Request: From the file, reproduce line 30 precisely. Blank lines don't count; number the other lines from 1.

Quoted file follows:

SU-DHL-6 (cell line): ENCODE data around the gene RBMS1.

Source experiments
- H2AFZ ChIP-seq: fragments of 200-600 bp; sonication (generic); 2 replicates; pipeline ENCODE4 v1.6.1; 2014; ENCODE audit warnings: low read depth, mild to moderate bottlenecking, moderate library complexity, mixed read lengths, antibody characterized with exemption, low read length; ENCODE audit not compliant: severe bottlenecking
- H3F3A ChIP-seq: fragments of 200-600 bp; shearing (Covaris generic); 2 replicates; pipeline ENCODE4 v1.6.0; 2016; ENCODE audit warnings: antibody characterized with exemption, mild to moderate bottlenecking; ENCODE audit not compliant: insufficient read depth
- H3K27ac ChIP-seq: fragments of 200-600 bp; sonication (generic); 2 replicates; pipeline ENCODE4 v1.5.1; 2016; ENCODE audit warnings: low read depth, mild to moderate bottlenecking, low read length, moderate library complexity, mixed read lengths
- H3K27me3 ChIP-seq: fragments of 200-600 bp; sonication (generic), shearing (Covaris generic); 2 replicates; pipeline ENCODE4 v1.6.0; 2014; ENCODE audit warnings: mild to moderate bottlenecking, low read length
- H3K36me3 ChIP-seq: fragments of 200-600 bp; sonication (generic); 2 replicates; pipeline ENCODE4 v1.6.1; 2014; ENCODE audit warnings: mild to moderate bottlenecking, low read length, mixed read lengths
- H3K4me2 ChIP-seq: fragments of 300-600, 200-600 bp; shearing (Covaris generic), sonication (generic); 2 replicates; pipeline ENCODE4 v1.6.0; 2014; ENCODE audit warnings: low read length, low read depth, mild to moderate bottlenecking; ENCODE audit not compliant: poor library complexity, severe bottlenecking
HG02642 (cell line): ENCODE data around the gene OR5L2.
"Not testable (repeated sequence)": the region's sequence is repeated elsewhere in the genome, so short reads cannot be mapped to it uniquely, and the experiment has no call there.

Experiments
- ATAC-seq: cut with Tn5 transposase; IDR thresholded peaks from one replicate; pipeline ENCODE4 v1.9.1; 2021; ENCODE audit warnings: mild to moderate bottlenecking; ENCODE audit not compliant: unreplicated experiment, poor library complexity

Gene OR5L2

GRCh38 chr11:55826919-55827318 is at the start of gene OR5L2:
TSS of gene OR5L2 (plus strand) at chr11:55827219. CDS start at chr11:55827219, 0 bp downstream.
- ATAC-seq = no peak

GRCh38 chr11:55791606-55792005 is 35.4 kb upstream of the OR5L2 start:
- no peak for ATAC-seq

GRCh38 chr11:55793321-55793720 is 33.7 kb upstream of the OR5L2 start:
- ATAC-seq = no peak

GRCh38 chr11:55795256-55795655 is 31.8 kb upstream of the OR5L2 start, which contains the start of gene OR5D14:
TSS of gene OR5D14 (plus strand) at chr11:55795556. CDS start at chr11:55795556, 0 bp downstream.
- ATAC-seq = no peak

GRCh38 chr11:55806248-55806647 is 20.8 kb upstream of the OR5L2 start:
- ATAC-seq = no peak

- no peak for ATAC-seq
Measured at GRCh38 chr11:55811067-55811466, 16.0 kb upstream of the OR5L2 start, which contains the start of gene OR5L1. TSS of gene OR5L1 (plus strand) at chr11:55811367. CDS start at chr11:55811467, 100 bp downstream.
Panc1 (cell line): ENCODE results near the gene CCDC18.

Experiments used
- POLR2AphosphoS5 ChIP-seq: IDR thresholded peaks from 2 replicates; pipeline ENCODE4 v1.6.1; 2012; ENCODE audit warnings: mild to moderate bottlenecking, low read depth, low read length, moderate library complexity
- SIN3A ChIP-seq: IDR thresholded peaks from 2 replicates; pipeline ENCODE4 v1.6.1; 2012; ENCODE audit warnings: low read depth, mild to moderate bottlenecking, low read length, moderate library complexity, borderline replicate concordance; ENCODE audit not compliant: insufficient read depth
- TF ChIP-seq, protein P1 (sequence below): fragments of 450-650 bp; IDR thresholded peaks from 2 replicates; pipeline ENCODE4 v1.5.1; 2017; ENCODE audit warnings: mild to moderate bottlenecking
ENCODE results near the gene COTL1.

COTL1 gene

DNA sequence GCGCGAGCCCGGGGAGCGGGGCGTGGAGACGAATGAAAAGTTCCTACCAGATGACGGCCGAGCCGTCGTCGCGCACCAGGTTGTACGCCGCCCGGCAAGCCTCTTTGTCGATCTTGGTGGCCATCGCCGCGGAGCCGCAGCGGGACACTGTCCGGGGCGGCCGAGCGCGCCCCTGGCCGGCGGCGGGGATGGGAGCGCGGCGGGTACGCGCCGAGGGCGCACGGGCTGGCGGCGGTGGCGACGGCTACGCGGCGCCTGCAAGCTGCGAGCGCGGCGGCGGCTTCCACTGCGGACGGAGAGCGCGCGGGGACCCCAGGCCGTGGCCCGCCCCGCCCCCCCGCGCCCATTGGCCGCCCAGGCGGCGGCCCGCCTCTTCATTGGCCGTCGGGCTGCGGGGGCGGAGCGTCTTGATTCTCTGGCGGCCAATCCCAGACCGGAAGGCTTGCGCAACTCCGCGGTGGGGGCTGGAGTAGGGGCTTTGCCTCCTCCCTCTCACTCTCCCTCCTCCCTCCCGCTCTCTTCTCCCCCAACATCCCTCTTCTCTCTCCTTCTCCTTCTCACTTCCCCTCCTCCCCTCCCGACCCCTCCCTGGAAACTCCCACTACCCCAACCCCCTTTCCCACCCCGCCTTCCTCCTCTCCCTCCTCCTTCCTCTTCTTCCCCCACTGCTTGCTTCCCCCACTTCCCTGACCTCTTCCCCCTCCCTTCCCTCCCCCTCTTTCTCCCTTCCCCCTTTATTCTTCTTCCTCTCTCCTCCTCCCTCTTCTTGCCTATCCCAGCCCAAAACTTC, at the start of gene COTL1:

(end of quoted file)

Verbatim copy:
- POLR2AphosphoS5 ChIP-seq: IDR thresholded peaks from 2 replicates; pipeline ENCODE4 v1.6.1; 2012; ENCODE audit warnings: mild to moderate bottlenecking, low read depth, low read length, moderate library complexity